Reviewed by Daniel Spector
Published on H-War (April, 2014)
Commissioned by Margaret Sankey
Iraq has been the center of attention for Americans since at least August 1990 and the invasion of Kuwait, followed by the First Gulf War. In 2003 the Second Gulf War led to the overthrow of Saddam Hussein, and since then years of unrest as the Shi'a majority has replaced the Sunni minority in Baghdad, and the Kurds in the north have largely gone their own way. There is a growing literature describing and analyzing these important Middle Eastern events. Stacy Holden, who earned aPhD from the University of Boston in 2005, worked for the State Department in North Africa, and is currently an associate professor of history at Purdue, presents a useful volume of printed materials that illustrate the history of Iraq since Ottoman times. After an introduction in which she presents a brief overview of Iraqi history from 1903 to the beginning of the U.S.-led Coalition Provisional Authority in 2003, she seeks to address the question, "How would the diverse population of this multiethnic and multisectarian state forge a coherent nation loyal to a unified state?" (p. 2). This question remains unanswered and Professor Holden's collection of materials goes a good way to explaining why.
The first chapter, "Ottoman Mesopotamia, 1903-1920," discusses the last years of an empire that had ruled most of the Middle East and North Africa for six centuries. It begins with a description of the marriage and life of a Baghdadi Jewish girl in 1903. At that time a third of Baghdad's population of 150,000 were Jewish. The author pursues the theme of the Jewish minority among the diverse peoples of Iraq throughout her work, beginning with this anecdote and later, in chapter 10, discussing the experiences of other peoples through the administration of Iraq under the Coalition Provisional Authority in 2003 and 2004. Other writings from this period include British lieutenant colonel Mark Sykes's observations on Mosul in 1906, the Young Turk Proclamation of 1908, and other observations on this period of Iraqi history. Each is introduced with the author's recommendations about what readers should look for. The chapter ends with a bibliography of sources for further investigation.
The succeeding chapters follow the same pattern as Professor Holden leads the reader through the "British Mandate, 1920-1932," The Hashemite Monarchy, 1932-1941," "Ending the Old Regime, 1941-1958," "The Revolutionary Era, 1958-1968," "Consolidating Ba'thist Power, 1968-1979," "The Iran-Iraq War, 1980-1990," "The Persian Gulf War and Sanctions, 1990-2002," "The Invasion of Iraq, 2001-2003," and "the Occupation of Iraq under the Coalition Provisional Authority, 2003-2004." The last three chapters will be of primary interest to American readers; topics include Ambassador April Glaspie's meeting with Saddam Hussein before his invasion of Kuwait, the United Nations sanctions against Iraq after that invasion, how the Gulf War was experienced in Baghdad, Saddam's reaction to 9/11 in 2001, President Bush's argument for the Second Gulf War to depose Saddam and his regime, Bush's "Mission Accomplished" speech, and various observations on Iraq under the Coalition Provisional Authority. Again, each selection is introduced with the author's thoughts and guidance on what readers should look for as they examine it.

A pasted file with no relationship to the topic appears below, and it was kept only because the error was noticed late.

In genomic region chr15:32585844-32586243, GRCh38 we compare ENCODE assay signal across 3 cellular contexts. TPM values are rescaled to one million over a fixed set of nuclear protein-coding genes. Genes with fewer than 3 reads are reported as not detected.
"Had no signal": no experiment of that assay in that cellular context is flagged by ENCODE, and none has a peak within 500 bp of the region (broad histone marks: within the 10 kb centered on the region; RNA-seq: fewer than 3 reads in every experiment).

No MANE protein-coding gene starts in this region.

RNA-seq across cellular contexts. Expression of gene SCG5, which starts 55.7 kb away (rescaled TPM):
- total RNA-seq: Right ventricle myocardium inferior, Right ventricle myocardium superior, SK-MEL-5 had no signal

Any anthology is necessarily a selection of what the author believes best illustrates the topic under discussion. Readers should be aware that there are other materials to be examined. For example, Mark Sykes gives his impressions on Mosul before World War I, but the secret Sykes-Picot Agreement he authored with his French counterpart during the war, spitting Ottoman lands between the two powers, would also have been of interest. The bibliographies after each chapter, secondary source material presented at the end of the book, and the author's comments will lead the interested student to copious material on modern Iraq.
A minor criticism involves the title of Paul Bremer, director of the Coalition Provisional Authority after the 2003 Gulf War. Professor Holden identifies him as a lieutenant (Lt.), a rather low company grade military rank, while he was actually not in the military and held ambassadorial status with the State Department before and during his time in Iraq. The confusion may have originated in the first initial of his full name,"L." which may have been mistaken for an abbreviation of "Lieutenant." Future printings might correct this.
For anyone interested in learning more about American involvement in Iraq since 1990, Dr. Holden's Documentary History of Modern Iraq is a good place to begin.
If there is additional discussion of this review, you may access it through the network, at: https://networks.h-net.org/h-war.
Daniel Spector. Review of Holden, Stacy E., A Documentary History of Modern Iraq.
H-War, H-Net Reviews.
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